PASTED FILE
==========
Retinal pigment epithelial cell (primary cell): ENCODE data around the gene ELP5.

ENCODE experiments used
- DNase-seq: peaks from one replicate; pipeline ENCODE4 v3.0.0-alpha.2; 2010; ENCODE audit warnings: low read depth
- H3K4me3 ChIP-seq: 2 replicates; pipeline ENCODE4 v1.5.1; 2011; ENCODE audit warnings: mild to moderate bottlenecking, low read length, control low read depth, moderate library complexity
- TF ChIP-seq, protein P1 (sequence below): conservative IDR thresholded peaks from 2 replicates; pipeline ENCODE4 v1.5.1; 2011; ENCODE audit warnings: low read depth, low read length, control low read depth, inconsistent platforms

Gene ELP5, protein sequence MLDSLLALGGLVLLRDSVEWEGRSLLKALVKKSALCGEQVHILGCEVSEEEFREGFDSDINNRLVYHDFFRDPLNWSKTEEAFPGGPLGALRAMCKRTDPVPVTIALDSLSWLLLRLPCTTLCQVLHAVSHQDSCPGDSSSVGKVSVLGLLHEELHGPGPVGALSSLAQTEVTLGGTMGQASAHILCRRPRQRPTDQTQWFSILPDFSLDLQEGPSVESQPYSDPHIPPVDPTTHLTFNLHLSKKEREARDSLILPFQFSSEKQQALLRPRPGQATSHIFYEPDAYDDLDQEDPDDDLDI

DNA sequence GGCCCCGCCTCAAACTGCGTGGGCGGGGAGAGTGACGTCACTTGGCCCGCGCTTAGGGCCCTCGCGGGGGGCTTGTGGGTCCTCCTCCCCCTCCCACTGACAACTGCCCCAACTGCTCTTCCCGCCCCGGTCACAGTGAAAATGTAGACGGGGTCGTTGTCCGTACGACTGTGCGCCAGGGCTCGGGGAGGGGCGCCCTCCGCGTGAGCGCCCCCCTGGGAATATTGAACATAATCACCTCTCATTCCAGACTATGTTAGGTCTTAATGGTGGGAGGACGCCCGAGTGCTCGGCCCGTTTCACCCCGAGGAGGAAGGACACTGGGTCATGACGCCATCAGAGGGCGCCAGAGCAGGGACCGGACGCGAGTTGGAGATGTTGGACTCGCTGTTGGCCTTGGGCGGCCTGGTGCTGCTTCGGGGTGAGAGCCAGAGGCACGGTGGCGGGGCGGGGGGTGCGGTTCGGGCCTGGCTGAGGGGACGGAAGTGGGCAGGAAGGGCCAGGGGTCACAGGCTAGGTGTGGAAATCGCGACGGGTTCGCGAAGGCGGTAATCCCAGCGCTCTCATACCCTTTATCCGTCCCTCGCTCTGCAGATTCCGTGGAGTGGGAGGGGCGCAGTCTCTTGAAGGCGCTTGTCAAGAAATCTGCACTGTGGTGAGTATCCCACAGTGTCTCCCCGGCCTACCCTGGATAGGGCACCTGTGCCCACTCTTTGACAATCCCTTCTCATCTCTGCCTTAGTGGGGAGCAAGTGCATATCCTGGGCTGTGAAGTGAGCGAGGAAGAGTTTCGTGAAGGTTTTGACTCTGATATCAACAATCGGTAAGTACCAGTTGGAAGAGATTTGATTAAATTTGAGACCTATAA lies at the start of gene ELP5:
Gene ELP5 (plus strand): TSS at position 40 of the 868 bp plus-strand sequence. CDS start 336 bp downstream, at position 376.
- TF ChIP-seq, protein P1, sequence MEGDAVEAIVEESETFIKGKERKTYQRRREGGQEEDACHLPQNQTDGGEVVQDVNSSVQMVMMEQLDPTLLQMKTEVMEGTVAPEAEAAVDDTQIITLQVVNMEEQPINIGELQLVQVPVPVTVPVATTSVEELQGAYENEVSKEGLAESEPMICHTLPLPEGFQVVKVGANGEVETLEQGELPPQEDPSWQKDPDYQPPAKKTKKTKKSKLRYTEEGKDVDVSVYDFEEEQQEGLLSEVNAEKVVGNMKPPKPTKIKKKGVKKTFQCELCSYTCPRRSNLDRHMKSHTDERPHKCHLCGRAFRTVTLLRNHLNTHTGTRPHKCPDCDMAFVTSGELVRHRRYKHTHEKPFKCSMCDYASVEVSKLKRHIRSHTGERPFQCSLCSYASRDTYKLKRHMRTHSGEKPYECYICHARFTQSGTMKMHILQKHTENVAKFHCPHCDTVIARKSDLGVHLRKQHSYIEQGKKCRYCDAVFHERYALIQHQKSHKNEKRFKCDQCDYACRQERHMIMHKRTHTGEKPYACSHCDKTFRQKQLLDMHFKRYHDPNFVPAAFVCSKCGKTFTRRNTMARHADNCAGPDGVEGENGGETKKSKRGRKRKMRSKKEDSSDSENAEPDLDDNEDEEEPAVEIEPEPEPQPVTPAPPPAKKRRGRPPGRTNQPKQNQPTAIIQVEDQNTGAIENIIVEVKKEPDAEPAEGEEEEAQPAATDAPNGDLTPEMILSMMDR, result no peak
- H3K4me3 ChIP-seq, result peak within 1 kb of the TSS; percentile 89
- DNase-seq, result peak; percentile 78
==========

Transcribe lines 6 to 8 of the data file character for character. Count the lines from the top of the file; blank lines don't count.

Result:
Gene ELP5, protein sequence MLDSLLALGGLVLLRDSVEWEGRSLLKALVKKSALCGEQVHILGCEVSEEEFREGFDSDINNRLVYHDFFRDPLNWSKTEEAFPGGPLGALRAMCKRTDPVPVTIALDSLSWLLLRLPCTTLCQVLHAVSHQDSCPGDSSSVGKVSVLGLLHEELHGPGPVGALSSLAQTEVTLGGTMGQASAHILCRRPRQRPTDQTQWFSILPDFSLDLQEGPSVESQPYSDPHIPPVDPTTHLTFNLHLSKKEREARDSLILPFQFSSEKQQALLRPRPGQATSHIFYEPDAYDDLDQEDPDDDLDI

DNA sequence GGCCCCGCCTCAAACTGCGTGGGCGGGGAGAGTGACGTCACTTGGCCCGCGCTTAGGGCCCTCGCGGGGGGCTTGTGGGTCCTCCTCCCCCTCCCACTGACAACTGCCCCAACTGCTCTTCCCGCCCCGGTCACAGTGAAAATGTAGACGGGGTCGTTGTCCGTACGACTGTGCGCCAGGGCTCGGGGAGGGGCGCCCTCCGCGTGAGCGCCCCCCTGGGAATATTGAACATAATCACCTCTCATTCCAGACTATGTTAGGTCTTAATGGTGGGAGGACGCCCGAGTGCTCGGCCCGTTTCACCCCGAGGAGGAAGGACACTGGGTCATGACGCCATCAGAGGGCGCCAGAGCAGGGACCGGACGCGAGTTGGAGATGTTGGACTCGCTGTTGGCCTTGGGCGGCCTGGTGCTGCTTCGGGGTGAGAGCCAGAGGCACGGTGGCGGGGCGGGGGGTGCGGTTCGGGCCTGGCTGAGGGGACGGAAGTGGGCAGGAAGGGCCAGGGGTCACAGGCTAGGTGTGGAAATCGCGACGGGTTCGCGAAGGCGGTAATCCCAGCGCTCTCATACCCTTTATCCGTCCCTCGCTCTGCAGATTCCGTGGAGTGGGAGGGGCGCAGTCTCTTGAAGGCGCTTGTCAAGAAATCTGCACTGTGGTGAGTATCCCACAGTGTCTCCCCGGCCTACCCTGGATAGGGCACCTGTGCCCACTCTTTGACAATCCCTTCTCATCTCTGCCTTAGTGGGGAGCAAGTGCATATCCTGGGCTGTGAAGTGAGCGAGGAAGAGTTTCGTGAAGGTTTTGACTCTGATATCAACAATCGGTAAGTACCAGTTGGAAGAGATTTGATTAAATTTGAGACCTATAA lies at the start of gene ELP5:
Gene ELP5 (plus strand): TSS at position 40 of the 868 bp plus-strand sequence. CDS start 336 bp downstream, at position 376.